Molecular analysis of an outbreak of lethal postpartum sepsis caused by Streptococcus pyogenes

Claire E. Turner, Matthew Dryden, Matthew Thomas Geoffrey Holden, Frances J. Davies, Richard A. Lawrenson, Leili Farzaneh, Stephen D. Bentley, Androulla Efstratiou, Shiranee Sriskandan*

*Corresponding author for this work

Research output: Contribution to journalArticlepeer-review

36 Citations (Scopus)


Sepsis is now the leading direct cause of maternal death in the United Kingdom, and Streptococcus pyogenes is the leading pathogen. We combined conventional and genomic analyses to define the duration and scale of a lethal outbreak. Two postpartum deaths caused by S. pyogenes occurred within 24 h; one was characterized by bacteremia and shock and the other by hemorrhagic pneumonia. The women gave birth within minutes of each other in the same maternity unit 2 days earlier. Seven additional infections in health care and household contacts were subsequently detected and treated. All cluster-associated S. pyogenes isolates were genotype emm1 and were initially indistinguishable from other United Kingdom emm1 isolates. Sequencing of the virulence gene sic revealed that all outbreak isolates had the same unique sic type. Genome sequencing confirmed that the cluster was caused by a unique S. pyogenes clone. Transmission between patients occurred on a single day and was associated with casual contact only. A single isolate from one patient demonstrated a sequence change in sic consistent with longer infection duration. Transmission to health care workers was traced to single clinical contacts with index cases. The last case was detected 18 days after the first case. Following enhanced surveillance, the outbreak isolate was not detected again. Mutations in bacterial regulatory genes played no detectable role in this outbreak, illustrating the intrinsic ability of emm1 S. pyogenes to spread while retaining virulence. This fast-moving outbreak highlights the potential of S. pyogenes to cause a range of diseases in the puerperium with rapid transmission, underlining the importance of immediate recognition and response by clinical infection and occupational health teams.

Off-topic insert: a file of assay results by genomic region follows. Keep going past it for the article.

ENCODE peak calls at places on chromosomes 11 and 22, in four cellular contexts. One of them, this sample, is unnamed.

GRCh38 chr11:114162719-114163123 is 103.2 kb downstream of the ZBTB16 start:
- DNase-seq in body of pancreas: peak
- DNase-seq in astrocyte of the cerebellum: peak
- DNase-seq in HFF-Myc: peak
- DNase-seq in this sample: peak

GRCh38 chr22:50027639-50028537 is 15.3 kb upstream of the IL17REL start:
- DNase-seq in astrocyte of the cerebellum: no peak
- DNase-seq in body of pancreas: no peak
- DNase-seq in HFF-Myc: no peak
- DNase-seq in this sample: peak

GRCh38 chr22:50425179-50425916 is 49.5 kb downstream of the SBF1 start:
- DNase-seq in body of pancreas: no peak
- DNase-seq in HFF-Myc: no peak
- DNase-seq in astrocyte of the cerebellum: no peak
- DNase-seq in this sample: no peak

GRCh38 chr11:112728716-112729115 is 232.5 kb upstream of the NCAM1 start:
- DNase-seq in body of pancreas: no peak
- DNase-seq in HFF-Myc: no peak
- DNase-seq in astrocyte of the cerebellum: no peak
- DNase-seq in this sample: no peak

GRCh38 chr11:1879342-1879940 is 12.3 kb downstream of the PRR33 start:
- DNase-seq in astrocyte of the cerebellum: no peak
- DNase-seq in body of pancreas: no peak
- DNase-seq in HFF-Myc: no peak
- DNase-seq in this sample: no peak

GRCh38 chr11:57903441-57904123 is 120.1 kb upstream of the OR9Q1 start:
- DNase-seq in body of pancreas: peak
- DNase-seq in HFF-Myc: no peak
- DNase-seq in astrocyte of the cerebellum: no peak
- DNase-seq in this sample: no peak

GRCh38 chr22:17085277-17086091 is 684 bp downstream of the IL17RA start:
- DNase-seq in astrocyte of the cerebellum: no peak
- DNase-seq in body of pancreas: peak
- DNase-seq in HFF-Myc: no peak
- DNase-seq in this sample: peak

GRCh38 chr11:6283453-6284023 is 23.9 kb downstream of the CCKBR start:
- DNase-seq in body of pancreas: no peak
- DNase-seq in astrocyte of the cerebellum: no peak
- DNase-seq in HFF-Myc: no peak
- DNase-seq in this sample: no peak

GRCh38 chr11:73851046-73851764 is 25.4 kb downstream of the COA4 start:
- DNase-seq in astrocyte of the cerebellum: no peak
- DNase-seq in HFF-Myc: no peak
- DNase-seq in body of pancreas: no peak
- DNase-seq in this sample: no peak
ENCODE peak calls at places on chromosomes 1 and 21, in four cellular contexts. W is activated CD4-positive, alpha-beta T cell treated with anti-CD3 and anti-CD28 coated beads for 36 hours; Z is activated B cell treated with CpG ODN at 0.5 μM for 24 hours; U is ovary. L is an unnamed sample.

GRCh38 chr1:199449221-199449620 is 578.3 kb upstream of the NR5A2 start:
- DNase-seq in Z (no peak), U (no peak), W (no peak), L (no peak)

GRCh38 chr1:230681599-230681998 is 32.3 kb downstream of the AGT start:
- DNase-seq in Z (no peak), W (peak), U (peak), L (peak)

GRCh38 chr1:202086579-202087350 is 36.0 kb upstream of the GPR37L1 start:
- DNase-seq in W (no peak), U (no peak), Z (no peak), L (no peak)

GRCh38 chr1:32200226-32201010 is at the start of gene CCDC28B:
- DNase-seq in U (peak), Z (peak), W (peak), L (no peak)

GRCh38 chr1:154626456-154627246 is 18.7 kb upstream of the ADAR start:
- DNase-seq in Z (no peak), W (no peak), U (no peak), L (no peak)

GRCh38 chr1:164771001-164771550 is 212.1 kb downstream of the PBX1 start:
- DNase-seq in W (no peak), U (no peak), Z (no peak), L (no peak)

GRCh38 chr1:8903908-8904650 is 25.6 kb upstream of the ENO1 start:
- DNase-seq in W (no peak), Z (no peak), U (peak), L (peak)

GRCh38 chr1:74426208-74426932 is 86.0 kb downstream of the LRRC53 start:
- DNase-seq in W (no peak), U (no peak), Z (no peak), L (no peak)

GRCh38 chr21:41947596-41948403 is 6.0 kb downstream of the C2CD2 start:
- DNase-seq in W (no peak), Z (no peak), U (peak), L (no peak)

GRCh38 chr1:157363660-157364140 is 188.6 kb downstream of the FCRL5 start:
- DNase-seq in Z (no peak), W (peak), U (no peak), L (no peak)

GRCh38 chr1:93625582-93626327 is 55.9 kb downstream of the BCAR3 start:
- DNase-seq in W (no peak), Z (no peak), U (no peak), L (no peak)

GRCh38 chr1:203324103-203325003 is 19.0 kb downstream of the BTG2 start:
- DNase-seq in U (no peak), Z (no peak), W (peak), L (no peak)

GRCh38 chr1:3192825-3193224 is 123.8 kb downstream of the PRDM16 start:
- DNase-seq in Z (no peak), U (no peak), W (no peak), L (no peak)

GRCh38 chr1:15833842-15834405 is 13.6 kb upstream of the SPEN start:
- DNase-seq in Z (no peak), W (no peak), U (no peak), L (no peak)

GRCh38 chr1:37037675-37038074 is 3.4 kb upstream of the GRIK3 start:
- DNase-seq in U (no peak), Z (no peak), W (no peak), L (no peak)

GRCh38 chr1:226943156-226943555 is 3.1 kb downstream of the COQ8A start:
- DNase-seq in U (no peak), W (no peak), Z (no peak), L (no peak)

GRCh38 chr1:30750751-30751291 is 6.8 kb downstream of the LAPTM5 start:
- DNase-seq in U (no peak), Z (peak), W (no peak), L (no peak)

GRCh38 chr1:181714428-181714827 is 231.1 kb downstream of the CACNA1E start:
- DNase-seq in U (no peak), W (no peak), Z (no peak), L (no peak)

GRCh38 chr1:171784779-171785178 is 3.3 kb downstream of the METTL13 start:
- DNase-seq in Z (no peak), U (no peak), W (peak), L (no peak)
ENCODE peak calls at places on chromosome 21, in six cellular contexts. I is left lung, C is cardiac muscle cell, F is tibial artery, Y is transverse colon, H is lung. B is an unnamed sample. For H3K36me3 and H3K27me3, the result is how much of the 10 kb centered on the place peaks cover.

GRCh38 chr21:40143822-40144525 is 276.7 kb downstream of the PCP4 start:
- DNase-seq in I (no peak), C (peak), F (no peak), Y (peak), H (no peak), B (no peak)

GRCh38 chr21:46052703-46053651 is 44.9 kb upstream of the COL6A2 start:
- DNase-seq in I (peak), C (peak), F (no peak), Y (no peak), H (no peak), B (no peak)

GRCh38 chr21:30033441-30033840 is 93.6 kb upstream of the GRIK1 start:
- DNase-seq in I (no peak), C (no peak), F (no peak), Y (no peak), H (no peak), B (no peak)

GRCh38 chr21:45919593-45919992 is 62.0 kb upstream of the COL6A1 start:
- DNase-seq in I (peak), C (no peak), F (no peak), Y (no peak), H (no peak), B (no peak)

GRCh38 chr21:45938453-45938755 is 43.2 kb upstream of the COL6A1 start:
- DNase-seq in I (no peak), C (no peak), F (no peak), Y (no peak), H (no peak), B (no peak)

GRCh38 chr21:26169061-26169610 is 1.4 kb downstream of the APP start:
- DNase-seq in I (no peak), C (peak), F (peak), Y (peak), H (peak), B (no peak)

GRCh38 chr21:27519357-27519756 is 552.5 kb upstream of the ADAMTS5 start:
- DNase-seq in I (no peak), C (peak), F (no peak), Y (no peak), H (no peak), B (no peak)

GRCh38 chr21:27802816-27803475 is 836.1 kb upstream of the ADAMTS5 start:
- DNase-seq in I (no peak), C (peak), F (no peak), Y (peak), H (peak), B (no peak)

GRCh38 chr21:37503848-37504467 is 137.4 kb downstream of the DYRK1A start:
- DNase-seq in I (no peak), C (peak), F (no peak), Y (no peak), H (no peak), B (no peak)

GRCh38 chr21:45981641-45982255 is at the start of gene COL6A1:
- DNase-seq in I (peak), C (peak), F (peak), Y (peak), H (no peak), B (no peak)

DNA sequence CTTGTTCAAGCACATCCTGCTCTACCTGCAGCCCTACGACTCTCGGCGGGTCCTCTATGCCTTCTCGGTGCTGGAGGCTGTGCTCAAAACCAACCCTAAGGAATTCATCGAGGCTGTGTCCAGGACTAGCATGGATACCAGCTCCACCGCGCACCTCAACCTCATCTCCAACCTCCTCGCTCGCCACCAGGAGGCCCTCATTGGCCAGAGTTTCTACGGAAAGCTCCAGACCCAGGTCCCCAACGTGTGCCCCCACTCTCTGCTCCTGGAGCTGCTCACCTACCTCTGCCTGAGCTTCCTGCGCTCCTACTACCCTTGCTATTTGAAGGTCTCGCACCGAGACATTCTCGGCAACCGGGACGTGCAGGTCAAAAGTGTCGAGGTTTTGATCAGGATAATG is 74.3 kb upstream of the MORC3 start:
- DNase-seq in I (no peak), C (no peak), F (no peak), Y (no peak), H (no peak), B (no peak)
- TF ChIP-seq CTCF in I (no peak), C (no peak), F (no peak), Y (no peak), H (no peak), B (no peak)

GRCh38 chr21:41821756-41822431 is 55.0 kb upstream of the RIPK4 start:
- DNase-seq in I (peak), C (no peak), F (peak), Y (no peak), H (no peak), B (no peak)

Original languageEnglish
Pages (from-to)2089-2095
Number of pages7
JournalJournal of Clinical Microbiology
Issue number7
Early online date24 Apr 2012
Publication statusPublished - Jul 2013


  • Group-a streptococcus
  • Complement-inhibiting protein
  • Health-care
  • Infections
  • Selection
  • Cariage
  • Disease
  • Gene
  • Surveillance
  • Prevention


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